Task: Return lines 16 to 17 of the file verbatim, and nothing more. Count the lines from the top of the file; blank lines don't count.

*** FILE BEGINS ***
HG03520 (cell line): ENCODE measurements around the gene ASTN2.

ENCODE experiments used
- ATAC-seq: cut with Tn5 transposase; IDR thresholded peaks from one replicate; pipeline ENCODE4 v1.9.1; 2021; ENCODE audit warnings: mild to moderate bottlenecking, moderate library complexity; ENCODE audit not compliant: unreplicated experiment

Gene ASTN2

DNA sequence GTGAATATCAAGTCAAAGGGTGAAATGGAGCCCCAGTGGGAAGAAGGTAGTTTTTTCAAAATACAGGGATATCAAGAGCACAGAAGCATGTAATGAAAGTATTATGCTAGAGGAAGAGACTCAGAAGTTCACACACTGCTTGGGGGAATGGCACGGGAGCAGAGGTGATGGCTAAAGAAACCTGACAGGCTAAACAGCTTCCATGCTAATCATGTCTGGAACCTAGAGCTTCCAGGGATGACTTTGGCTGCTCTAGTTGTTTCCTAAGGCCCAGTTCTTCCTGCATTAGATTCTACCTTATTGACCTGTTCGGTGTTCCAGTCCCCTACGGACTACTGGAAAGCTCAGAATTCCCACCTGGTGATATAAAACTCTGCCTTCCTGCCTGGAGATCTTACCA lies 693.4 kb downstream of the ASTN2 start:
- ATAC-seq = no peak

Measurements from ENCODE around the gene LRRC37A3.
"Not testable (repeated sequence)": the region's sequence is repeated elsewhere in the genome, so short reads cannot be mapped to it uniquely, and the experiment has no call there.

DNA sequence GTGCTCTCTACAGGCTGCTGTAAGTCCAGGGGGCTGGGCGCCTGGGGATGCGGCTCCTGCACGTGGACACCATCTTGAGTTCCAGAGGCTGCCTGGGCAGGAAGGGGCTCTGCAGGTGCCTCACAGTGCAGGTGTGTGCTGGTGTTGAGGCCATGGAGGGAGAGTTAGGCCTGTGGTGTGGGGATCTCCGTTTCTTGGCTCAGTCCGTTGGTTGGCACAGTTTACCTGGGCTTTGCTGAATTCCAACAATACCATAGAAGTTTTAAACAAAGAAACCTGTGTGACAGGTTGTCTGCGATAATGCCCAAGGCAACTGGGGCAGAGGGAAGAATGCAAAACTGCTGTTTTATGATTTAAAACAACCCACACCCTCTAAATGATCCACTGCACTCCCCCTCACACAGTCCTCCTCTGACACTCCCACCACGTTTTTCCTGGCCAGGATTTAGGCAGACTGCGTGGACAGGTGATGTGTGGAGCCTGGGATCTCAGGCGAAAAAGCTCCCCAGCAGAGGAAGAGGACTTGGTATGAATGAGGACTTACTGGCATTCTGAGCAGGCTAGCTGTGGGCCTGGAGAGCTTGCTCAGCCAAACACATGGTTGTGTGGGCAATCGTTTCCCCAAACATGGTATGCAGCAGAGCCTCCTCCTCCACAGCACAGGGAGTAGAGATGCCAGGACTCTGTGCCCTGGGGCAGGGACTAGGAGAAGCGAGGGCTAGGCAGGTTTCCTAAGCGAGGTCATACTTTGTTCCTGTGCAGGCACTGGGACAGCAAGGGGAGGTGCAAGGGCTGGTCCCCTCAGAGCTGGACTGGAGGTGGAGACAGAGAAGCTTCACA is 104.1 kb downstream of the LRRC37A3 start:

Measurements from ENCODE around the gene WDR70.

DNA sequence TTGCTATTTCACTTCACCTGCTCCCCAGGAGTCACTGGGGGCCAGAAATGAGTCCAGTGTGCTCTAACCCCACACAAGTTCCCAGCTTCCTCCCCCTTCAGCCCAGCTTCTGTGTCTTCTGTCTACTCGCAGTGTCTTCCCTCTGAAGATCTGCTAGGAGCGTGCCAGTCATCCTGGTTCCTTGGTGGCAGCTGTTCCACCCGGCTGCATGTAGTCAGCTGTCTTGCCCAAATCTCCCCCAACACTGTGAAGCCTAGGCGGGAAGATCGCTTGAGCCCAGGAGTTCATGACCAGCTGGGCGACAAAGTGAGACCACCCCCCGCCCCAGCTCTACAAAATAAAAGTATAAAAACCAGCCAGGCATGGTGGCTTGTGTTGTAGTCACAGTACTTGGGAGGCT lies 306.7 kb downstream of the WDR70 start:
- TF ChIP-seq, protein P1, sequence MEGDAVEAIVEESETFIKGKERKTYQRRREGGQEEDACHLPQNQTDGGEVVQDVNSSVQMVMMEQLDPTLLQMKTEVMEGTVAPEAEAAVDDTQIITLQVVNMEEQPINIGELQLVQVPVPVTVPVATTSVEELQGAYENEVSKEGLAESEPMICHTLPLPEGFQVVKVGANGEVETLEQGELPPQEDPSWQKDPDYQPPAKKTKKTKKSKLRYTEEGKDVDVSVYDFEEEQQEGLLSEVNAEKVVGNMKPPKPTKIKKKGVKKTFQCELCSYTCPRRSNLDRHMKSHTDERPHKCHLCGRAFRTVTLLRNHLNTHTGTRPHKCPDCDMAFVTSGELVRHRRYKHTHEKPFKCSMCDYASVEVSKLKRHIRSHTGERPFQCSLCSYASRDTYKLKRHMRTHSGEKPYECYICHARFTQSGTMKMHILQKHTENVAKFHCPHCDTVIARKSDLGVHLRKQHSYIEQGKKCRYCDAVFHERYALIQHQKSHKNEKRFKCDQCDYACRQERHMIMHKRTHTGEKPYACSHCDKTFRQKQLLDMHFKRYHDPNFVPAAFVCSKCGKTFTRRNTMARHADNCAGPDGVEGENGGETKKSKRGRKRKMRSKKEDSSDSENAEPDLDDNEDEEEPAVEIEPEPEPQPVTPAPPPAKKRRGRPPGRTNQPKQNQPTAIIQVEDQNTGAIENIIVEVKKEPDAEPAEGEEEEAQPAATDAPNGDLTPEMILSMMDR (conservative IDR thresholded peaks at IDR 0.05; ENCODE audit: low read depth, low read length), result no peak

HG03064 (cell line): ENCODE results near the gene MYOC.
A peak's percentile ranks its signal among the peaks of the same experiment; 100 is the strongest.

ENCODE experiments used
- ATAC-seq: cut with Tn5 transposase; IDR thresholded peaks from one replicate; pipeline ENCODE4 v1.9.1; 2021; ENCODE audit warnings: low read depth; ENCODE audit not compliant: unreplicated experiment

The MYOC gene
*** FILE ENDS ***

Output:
- ATAC-seq: cut with Tn5 transposase; IDR thresholded peaks from one replicate; pipeline ENCODE4 v1.9.1; 2021; ENCODE audit warnings: low read depth; ENCODE audit not compliant: unreplicated experiment

The MYOC gene